BRISVO stands for the collective of Brisbane Independent Voice Over
Artists. The site showcases local speaking talent, including Mike
Goldman (television's Big Brother). You can read bios and work
histories, hear audio samples or order a full CD, which is dedicated
to BRISVO member Tony Gordon who died flying his aerobatic aircraft
in January 2001.
In a net shell: Speaks for itself.

A Canadian single mum set up this site to help other parents wanting
to sing to their children. You'll find complete lyrics (and some sound
files) to more than 2000 kids' songs including traditional and silly
songs, lullabies, action songs and fingerplays and songs from around
the world. Other goodies include games, stories, cards, news about
children's music and links to recordings, songbooks, sheet music and
other printed material.
In a net shell: Sing it.

Voices of Stafford
The suburb of Stafford, on Brisbane's north side, was known as Happy
Valley until the 1880s when the Under Secretary of Education requested
a more distinctive name for the local school (where actor Geoffrey Rush
was a pupil). This web site looks at the district's environment,
community and history through local residents' memories, photos,
children's artwork and stories.
In a net shell: Happy memories.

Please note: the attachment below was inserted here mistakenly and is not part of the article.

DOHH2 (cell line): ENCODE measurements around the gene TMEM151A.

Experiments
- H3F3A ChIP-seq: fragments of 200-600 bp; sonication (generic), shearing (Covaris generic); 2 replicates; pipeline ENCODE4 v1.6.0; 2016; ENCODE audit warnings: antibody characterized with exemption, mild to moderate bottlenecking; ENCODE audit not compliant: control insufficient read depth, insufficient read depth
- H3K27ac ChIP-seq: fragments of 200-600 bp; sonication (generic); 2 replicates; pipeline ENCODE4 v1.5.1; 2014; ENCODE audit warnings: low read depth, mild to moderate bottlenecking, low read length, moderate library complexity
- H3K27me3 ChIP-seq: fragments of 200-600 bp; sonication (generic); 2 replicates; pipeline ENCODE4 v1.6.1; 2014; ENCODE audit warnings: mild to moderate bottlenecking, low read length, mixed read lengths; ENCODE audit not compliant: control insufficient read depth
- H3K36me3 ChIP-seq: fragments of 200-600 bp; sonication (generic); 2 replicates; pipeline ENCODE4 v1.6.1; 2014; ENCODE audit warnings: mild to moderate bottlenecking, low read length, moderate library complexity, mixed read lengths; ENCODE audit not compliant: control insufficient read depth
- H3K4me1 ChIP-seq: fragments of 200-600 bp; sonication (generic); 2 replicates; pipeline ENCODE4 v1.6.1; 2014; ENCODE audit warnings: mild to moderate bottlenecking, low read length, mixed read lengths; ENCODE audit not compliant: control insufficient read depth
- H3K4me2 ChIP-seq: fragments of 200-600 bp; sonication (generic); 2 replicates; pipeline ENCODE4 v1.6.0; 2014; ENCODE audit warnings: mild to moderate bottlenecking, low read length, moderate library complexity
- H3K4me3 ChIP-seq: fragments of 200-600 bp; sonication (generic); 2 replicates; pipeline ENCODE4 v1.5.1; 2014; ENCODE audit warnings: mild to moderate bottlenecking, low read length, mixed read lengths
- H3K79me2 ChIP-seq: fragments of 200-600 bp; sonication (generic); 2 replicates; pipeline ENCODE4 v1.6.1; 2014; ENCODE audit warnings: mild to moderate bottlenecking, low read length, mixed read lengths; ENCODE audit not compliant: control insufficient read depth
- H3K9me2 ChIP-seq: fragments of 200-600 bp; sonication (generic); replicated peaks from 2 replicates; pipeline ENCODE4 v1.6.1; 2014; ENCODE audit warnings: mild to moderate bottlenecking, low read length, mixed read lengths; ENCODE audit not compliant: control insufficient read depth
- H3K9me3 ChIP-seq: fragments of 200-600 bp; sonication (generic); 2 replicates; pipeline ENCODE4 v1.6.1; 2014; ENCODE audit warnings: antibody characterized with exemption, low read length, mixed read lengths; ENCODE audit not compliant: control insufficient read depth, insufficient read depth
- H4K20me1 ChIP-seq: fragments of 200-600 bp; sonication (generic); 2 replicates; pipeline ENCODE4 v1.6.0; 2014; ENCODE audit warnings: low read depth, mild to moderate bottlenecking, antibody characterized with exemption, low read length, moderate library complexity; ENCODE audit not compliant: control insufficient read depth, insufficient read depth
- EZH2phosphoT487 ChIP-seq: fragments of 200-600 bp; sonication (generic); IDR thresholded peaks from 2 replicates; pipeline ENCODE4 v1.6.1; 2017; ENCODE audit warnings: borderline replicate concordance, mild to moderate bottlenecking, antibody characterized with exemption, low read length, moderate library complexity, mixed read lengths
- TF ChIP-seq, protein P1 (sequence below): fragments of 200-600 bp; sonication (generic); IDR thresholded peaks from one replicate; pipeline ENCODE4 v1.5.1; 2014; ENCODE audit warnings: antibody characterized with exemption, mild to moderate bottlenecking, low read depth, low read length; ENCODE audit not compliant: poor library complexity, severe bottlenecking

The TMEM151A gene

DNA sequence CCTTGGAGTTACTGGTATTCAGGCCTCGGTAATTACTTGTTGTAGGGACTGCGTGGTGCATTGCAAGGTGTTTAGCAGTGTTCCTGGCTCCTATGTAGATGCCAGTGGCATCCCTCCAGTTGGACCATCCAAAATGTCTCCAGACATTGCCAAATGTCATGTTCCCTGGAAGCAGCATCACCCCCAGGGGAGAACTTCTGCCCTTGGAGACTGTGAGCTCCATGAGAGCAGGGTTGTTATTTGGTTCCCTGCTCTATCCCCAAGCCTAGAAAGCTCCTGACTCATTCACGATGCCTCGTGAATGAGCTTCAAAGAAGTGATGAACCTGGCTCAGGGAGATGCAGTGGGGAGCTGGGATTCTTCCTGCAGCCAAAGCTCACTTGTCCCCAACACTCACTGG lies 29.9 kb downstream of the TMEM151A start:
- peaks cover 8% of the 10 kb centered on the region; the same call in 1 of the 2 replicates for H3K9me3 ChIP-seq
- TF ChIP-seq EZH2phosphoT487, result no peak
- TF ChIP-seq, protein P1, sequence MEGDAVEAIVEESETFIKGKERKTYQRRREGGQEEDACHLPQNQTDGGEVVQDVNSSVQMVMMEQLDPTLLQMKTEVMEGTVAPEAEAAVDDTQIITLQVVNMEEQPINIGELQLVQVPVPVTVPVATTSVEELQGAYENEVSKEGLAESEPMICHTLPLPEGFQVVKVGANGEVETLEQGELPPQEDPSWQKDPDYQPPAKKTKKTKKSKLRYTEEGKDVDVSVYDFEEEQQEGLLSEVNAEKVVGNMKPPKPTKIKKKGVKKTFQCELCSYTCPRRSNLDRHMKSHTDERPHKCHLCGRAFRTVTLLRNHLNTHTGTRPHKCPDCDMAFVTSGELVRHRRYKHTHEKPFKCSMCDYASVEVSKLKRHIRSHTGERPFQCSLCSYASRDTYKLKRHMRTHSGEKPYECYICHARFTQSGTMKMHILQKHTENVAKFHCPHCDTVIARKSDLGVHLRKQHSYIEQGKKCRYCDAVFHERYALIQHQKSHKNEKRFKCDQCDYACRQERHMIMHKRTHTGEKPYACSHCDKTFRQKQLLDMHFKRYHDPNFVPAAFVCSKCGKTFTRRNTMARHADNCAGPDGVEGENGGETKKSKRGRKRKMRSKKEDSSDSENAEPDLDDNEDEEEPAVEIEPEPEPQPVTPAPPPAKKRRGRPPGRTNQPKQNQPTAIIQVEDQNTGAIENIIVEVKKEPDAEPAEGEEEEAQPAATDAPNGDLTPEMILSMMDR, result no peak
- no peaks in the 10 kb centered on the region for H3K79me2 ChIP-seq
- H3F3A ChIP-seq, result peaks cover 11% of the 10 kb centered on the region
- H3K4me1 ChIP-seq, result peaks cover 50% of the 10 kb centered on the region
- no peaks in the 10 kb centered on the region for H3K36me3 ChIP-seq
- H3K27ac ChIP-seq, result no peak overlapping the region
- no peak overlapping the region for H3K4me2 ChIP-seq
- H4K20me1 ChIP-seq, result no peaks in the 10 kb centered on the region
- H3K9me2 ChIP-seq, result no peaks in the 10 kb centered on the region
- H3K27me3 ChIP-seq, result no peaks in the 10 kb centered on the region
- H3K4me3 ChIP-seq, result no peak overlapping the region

Google Zeitgeist
Spot new trends in popular Internet culture with search engine Google's
Zeitgeist. The page shows the top 10 gaining and declining Google
queries, the operating systems people used to access Google, languages
used, top five misspelled queries, and top five Napster alternatives.
In a net shell: Google goggles.

Email is a great way to keep in touch but how do you check your mail
if you don't use a free Hotmail or other Web-based email service? If
you use a POP3 email client program (eg Outlook, Outlook Express, Eudora)
and want to check your mail on somebody else's computer, you'll have
to set up a copy of your mail account on their email program (or use
the POP Mail option in Hotmail). A simpler way is to use Mail2Web,
which lets you check your POP3 account from any Web-enabled computer
in the world as long as you know your email address and email (login)
password. You can read, reply and delete messages as usual then download
the ones you want when you get home.
In a net shell: Mail to go.


6. Reader's Choice (see archives in Surf Club at www.brizcomm.com.au)

Stereo MPs
Puts a slightly different perspective on the UK election. Just
click it. (Andrew, Brisbane)

Email your brief review of a favourite site to yvette@brizcomm.com.au
(INCENTIVE: I'll send you a new book for your trouble).


7. Weekly chuckle

Men are from Mars, Bush is from . . .

At a White House staff meeting, a heated discussion arose about the heart
problems of Vice-President Dick Cheney.

The President was especially perplexed when a staffer said that Cheny had
"acute angina".

Bush interrupted the proceedings and said emphatically: "Men don't have


Surf's up - seeya.


Yvette Nielsen, Editor
phone 61 (0)41 771 8683

brizcomm - online content consulting and training

PO Box 2026, Bardon, Queensland 4065, Australia
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mentioned in this newsletter.